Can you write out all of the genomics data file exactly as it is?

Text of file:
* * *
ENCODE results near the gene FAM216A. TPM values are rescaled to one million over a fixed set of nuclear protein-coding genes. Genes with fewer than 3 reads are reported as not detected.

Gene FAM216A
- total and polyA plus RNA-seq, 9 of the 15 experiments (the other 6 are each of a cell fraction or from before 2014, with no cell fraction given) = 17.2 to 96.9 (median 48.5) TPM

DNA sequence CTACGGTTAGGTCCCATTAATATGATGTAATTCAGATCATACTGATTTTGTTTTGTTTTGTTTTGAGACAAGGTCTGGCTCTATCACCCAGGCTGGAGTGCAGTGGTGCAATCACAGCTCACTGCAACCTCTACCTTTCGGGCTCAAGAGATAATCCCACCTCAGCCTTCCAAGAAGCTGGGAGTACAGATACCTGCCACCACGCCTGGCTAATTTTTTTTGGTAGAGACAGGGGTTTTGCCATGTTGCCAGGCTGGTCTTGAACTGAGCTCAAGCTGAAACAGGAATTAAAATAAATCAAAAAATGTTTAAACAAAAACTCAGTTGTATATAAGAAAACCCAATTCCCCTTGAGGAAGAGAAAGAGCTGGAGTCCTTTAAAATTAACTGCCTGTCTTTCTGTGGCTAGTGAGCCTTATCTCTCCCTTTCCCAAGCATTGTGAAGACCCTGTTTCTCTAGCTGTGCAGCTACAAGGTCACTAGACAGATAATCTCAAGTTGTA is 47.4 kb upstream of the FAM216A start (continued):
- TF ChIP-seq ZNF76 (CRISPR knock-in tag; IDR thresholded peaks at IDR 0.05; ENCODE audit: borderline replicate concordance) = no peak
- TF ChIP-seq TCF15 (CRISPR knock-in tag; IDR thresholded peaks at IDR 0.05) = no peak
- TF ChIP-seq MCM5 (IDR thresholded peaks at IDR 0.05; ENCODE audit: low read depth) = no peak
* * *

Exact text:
ENCODE results near the gene FAM216A. TPM values are rescaled to one million over a fixed set of nuclear protein-coding genes. Genes with fewer than 3 reads are reported as not detected.

Gene FAM216A
- total and polyA plus RNA-seq, 9 of the 15 experiments (the other 6 are each of a cell fraction or from before 2014, with no cell fraction given) = 17.2 to 96.9 (median 48.5) TPM

DNA sequence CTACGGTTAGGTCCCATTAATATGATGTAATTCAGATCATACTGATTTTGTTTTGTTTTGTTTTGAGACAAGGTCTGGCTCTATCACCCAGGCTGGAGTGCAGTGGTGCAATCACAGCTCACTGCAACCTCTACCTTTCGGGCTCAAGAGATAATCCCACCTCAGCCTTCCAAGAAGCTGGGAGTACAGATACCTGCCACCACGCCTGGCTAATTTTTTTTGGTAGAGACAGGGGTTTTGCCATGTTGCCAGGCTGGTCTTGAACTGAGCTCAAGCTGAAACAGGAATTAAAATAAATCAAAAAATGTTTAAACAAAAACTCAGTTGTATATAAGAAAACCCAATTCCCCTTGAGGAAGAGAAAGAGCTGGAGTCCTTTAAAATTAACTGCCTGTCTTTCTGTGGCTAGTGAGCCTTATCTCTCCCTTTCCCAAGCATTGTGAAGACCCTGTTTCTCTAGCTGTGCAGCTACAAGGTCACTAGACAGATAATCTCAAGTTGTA is 47.4 kb upstream of the FAM216A start (continued):
- TF ChIP-seq ZNF76 (CRISPR knock-in tag; IDR thresholded peaks at IDR 0.05; ENCODE audit: borderline replicate concordance) = no peak
- TF ChIP-seq TCF15 (CRISPR knock-in tag; IDR thresholded peaks at IDR 0.05) = no peak
- TF ChIP-seq MCM5 (IDR thresholded peaks at IDR 0.05; ENCODE audit: low read depth) = no peak